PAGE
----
Here are eight of my favourite books on the history of Germany, for readers who love history but aren’t historians. Click on the title to find the Amazon link and choose your favourite format.
Nein, by Paddy Ashdown
The stories of the German men and women who were committed to frustrating Adolf Hitler’s policies and bringing down the Nazi regime.
The Coming of the Third Reich, by Richard Evans
The story of how stable democracy was appropriated and undermined by the Nazis, with tragic results for Germany and the rest of the world.
The German War, by Nicholas Stargardt
An account of how ordinary German people experienced the Second World War.
The House by the Lake, by Thomas Harding
The moving story of a house near Berlin and the five families who lived there.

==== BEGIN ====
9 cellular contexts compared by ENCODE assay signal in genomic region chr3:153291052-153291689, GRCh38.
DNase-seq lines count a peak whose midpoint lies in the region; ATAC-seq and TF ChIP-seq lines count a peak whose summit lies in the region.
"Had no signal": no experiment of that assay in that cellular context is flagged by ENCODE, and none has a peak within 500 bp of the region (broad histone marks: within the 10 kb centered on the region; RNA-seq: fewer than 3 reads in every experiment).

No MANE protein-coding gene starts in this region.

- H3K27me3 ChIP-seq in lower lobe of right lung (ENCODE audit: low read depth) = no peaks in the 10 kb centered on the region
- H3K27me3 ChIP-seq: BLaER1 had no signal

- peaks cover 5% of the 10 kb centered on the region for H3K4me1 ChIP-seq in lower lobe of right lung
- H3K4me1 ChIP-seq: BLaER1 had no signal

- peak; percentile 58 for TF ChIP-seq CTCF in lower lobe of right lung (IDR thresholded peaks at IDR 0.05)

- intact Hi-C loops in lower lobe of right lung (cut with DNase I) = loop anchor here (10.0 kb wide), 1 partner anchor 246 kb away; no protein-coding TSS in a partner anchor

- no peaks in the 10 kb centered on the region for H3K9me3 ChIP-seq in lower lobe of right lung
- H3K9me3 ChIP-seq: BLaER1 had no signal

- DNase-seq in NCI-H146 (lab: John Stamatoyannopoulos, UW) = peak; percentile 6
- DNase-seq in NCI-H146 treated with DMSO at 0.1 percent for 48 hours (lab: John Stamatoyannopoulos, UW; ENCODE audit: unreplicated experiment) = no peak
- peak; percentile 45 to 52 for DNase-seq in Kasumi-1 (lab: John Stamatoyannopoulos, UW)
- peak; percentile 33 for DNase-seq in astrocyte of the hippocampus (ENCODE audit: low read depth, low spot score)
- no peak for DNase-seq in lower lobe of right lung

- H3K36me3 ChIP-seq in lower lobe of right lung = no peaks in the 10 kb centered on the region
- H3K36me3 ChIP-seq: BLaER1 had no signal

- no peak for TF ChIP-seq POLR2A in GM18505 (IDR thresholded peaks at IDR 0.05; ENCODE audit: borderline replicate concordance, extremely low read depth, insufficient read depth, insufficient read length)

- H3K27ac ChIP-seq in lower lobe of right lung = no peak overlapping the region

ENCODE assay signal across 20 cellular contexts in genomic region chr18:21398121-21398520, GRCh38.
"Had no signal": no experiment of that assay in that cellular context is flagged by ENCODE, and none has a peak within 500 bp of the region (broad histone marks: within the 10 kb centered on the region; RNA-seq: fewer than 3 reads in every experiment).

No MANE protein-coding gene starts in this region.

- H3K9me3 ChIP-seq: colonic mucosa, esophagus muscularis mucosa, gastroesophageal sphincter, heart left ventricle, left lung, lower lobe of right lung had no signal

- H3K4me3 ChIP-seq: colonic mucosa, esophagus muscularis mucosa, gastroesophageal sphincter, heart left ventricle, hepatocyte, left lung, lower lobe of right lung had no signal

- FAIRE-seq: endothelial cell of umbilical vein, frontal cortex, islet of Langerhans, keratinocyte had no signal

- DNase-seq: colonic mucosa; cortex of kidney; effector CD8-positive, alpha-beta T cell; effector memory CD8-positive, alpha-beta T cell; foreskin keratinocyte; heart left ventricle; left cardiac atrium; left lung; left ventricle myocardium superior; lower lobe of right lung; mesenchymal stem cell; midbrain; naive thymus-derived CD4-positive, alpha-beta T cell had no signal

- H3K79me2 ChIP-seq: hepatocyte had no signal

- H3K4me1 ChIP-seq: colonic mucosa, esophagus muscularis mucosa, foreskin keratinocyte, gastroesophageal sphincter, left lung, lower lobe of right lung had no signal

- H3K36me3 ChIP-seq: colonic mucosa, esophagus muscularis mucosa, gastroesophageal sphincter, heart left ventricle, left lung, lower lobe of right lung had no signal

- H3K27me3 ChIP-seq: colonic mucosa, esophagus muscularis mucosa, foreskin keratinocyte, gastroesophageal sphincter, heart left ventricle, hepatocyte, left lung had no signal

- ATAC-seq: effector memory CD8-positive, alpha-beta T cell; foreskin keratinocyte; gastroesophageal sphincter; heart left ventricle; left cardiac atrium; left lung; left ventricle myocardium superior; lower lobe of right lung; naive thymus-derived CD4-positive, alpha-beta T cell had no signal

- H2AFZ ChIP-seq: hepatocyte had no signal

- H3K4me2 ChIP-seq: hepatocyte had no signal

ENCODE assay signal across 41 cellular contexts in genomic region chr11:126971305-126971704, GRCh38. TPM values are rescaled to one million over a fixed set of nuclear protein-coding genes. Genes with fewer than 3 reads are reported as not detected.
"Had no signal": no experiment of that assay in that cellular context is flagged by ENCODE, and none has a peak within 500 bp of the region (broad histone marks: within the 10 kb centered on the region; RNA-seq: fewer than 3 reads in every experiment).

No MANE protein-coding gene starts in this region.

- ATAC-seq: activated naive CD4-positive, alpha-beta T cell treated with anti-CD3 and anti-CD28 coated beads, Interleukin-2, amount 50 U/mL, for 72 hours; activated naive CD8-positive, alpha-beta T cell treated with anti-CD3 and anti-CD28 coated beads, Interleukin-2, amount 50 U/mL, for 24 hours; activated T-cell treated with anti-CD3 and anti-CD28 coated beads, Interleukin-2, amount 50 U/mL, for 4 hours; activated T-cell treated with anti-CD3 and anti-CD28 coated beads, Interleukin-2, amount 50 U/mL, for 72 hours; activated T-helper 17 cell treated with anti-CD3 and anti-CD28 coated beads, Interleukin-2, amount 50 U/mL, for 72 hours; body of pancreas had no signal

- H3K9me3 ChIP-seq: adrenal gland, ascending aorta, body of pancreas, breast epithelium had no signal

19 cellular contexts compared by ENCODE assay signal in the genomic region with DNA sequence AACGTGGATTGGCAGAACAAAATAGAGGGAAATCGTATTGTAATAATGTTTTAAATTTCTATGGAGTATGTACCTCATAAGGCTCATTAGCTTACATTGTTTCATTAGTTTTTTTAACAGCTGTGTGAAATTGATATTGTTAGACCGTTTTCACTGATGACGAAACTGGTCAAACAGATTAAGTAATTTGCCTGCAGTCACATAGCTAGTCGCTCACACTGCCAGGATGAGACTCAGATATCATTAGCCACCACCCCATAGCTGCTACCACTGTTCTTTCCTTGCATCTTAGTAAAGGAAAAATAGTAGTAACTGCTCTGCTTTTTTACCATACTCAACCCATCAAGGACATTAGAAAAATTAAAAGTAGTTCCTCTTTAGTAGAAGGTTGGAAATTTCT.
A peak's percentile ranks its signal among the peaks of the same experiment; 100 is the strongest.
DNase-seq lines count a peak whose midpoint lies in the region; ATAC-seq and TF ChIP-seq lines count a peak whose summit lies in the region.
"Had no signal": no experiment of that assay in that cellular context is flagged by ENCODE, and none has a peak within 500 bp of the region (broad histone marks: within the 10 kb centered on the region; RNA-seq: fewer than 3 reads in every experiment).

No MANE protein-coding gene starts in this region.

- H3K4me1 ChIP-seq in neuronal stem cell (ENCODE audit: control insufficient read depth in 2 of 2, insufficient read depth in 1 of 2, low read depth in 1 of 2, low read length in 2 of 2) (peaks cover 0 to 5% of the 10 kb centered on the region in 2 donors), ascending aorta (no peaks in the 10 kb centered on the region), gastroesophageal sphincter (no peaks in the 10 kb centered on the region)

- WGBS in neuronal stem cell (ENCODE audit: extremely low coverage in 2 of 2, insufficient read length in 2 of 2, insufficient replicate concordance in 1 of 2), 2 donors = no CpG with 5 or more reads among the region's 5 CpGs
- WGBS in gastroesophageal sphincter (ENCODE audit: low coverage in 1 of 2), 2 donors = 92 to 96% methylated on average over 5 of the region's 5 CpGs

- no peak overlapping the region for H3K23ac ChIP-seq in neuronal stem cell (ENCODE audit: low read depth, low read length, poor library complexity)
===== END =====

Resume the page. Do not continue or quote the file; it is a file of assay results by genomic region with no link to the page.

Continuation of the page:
In the Garden of Beasts, by Erik Larson
A novel-like view of the first two years of the Nazi era in Germany, 1933-1934, through the eyes of the US ambassador and his family.
Germania, by Simon Winder
A humorous ‘personal history’ of German culture and literature
The Rise and Fall of the Third Reich, by William Shirer
The classic account of the Nazi regime, from its rise to power in 1933 to its destruction in 1945.
Germany: Memories of a Nation, by Neil MacGregor
Object-based account of the complex history, culture and identity of Germany, starting with the 15th-century Gutenberg printing press.
Or you might want to check out Ingrid Dixon’s book, which explores her Anglo-German heritage and spans the rise of the Nazis and the Second World War. More details here.
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